November 16, 2016

Trench Runner Pat Hillard Attacks the Plastic Soldier Company (PSC) Late War British Armoured Division, Army Box - Part 4 Painting The Figures

With the vehicles finished the infantry was my next step. I used tack to hold them onto roofing nails. I have tried painting on the bases and also on hobby sticks but I like the nails better. I can access all sides of the figure and they are easy to hold. Included in the picture are the infantry, tank commanders and half track passengers. They are ready for priming.

Primed figures, I used Vallejo 70.602 Black Surface Primer with my airbrush again. I used the same technique for application, thinning and cleaning as I did for the vehicles. The one tan figure is a test piece to see if I like the base color.

Another view of primed infantry. I used an old cardboard box to catch over spray and test my air brush.

Infantry with their base coat of Vallejo Model Color 70.921 English Uniform. I painted the vehicle crews that were installed during the build with the same colors. The only difference was I used a brush for the entire process.

A close up of the base coated figures.

The finished figures. In addition to the primer and base coats I finished the figures with the following colors:
Helmet Strap/Webbing/Packs - Vallejo Model Color 70.886 Green Grey
Wooden Gun Stocks and Shovel Handles - Vallejo Model Color 70.872 Chocolate Brown
Metal - Reaper Master Series Paint 09052 Shadowed SteelHelmets - Vallejo Model Color 70.924 Russian Uniform
Hessian Camo Strips - Vallejo Model Color 70.821 German Camo Beige WWIIFlesh - V 70.845 Sunny Skin ToneFinal Wash - Army Painter Strong Tone Brown Ink

The box came with a sprue of infantry bases. They are slightly larger than the Flames of War bases. I choose to use some old Flames of War bases that I had in order to keep all of my finished figures the same size. The PSC bases are on the left and the FoW are on the right.

The finished infantry mounted to the bases. I had an HQ, a Piat team, a 2" mortar team and 7 infantry bases. I only needed six but I do not like more than four figures on a base; it is hard to finished the bases without getting material on the figures. Notice the slashes on the bases. I use the end of my hobby file to gouge the bases. This helps the base material stick to the bases. Without this it will easily crack off of the completed base if dropped.

Your basing friend! I used to use spackle patch but it cracked easily and took a long time to dry. A friend told me about Durham's Water Putty. This stuff is great! A 16 can costs $2.58 at Lowe's and will do a lot of bases. I have finished about 150 bases so far and the can is still half full. It is recommended for furniture repairs, spackle/plaster repair, filling knots in wood and as a pouring medium for molds. Mix about a teaspoon with water in a small container. Stir until you have a consistency similar to a thick white glue and apply with a brush or other object. I like to use toothpicks and hobby sticks.

The bases with the putty applied. Notice the container with the extra putty  and my high tech application sticks.

A close up of the details on the bases. I used it to smooth out the raised bases of the individual figures and also create some contour on each base. I do not use it on prone figures. It tends to make them look like they have sunk into the ground.

Getting ready to finish the bases. I used Elmer's white glue, any type of cheap acrylic hobby/craft paint and Fine Dark Brown ballast from Woodland Scenics for my first layer on my bases.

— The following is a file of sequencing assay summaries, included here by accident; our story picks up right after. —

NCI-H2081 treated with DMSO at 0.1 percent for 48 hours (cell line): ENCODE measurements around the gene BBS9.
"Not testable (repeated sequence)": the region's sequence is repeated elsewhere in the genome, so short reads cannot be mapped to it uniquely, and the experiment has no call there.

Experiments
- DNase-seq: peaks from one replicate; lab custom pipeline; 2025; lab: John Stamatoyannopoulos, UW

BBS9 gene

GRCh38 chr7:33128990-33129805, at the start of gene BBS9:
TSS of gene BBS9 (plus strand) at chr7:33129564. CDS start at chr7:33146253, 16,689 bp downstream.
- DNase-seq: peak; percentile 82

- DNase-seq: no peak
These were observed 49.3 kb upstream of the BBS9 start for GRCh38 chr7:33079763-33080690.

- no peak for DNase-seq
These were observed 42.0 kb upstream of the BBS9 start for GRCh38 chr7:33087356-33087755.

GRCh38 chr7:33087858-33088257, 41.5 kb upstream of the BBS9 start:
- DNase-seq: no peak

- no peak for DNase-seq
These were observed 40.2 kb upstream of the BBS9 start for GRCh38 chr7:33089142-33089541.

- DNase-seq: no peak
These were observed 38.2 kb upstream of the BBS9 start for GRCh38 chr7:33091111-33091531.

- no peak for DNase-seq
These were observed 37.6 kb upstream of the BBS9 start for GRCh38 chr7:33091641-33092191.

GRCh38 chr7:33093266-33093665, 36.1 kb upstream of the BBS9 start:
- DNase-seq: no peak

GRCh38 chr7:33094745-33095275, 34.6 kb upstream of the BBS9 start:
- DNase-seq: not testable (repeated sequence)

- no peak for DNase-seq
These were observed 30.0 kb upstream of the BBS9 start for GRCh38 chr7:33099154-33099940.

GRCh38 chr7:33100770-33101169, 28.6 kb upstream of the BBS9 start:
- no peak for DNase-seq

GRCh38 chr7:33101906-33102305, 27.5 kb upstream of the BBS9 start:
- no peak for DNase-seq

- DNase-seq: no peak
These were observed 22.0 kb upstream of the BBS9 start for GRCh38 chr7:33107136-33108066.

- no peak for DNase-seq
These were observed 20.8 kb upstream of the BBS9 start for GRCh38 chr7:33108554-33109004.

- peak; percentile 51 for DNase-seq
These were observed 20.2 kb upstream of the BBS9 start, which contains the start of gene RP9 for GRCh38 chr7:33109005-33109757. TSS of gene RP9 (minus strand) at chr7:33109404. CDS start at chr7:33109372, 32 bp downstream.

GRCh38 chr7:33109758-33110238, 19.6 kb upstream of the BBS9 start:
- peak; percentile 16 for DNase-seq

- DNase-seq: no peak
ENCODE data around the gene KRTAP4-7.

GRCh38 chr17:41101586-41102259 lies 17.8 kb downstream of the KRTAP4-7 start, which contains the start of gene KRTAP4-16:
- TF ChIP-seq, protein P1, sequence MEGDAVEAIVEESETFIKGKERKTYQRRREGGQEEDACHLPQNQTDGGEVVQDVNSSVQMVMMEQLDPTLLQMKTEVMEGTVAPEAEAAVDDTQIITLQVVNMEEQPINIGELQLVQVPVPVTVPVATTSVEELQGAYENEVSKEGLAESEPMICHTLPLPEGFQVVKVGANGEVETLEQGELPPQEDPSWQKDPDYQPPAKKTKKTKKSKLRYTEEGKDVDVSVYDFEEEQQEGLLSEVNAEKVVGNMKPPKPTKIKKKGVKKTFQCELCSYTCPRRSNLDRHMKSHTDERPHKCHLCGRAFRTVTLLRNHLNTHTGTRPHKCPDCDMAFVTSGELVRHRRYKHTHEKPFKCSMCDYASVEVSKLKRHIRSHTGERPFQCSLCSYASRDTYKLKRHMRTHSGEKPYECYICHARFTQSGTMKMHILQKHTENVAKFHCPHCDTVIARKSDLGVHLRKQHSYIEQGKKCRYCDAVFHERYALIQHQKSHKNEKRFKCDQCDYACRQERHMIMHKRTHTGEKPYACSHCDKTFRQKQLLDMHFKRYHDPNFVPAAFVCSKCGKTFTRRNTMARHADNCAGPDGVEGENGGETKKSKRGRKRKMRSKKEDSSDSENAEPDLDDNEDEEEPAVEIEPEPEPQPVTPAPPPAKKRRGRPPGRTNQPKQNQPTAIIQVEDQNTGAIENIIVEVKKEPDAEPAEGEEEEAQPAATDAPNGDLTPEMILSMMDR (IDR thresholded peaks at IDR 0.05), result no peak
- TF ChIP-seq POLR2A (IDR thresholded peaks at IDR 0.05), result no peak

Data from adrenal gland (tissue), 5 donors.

Make a 3 to 1 mixture of glue and paint in a small container. Add more color as desired for your base coat. This may show through in some places.

A base with the glue applied. Be careful not to get glue on your figures. I used the brush to pull the glue/paint mixture towards the end of the base before adding the fine ballast.

You can bury the base in the ballast mixture or just add it on with a spoon or any other device. I use an old stainless steel mixing spoon that ended up in my hobby supplies. It works pretty well. There are some larger pieces of ballast in this batch. They were a different color  in medium that I added to give the appearance of rocks on my finished bases.

The base when removed from the ballast. Use a brush to reapply glue/paint mixture to any spots that are bare.

The bases all finished with the ballast stage.

I paint the edges of my bases for a nicer appearance and so that I can easily identify them on the table. I decided to use Vallejo Model Color 70.921 English Uniform for my edge color. I also believe that painting the edges helps to seal the edge of the ballast. At this stage I tape the bases to my condiment cups for easier handling while working on them.

The next step involves using a 50/50 mix of white glue and water and the addition of a grass of your choosing. I decided to use Gale Force 9 Summer Flock Blen and also Army Painter Swamp Tufts in 6mm. The tufts come with a self adhesive backing but it does not last. I dip the bottoms in super glue before I put them on the finished base.
 I liked the slight contrast between the flock and the tufts. 

The base ready for the flock.

Using an old brush apply the glue in any type of pattern that you want the flock to appear. I like to follow the contours of the base and create random patches.

The flock added to the base. I use a pair of tweezers to cover the entire base with flock. I then turn it upside down over the container and gently tap it to remove the excess flock.

Once again I use my tweezers and select a tuft. I lightly dip the bottom in super glue and stick it where I want it located on the base.

The finished infantry bases. The next step is a spray of Testors Dullcote finish for protection.

A close up of the finished infantry bases.

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